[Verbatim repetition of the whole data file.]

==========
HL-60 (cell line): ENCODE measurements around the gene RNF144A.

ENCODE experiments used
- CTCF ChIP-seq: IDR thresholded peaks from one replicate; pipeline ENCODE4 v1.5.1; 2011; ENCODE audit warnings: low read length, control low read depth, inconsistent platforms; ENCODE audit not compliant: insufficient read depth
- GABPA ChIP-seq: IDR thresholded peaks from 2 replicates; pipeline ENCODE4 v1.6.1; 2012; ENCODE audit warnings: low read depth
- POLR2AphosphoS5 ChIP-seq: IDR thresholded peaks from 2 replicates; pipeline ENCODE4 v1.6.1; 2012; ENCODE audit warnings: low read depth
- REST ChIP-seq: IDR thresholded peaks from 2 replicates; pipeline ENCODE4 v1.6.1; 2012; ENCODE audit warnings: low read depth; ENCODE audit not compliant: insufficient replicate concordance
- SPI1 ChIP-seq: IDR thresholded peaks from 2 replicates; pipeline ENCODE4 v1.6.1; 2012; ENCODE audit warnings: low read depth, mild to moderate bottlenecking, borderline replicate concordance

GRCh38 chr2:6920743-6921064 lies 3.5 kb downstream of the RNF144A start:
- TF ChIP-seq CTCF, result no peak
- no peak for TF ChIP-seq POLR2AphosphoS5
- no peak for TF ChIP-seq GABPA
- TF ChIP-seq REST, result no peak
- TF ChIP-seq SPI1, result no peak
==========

HL-60 (cell line): ENCODE measurements around the gene RNF144A.

ENCODE experiments used
- CTCF ChIP-seq: IDR thresholded peaks from one replicate; pipeline ENCODE4 v1.5.1; 2011; ENCODE audit warnings: low read length, control low read depth, inconsistent platforms; ENCODE audit not compliant: insufficient read depth
- GABPA ChIP-seq: IDR thresholded peaks from 2 replicates; pipeline ENCODE4 v1.6.1; 2012; ENCODE audit warnings: low read depth
- POLR2AphosphoS5 ChIP-seq: IDR thresholded peaks from 2 replicates; pipeline ENCODE4 v1.6.1; 2012; ENCODE audit warnings: low read depth
- REST ChIP-seq: IDR thresholded peaks from 2 replicates; pipeline ENCODE4 v1.6.1; 2012; ENCODE audit warnings: low read depth; ENCODE audit not compliant: insufficient replicate concordance
- SPI1 ChIP-seq: IDR thresholded peaks from 2 replicates; pipeline ENCODE4 v1.6.1; 2012; ENCODE audit warnings: low read depth, mild to moderate bottlenecking, borderline replicate concordance

GRCh38 chr2:6920743-6921064 lies 3.5 kb downstream of the RNF144A start:
- TF ChIP-seq CTCF, result no peak
- no peak for TF ChIP-seq POLR2AphosphoS5
- no peak for TF ChIP-seq GABPA
- TF ChIP-seq REST, result no peak
- TF ChIP-seq SPI1, result no peak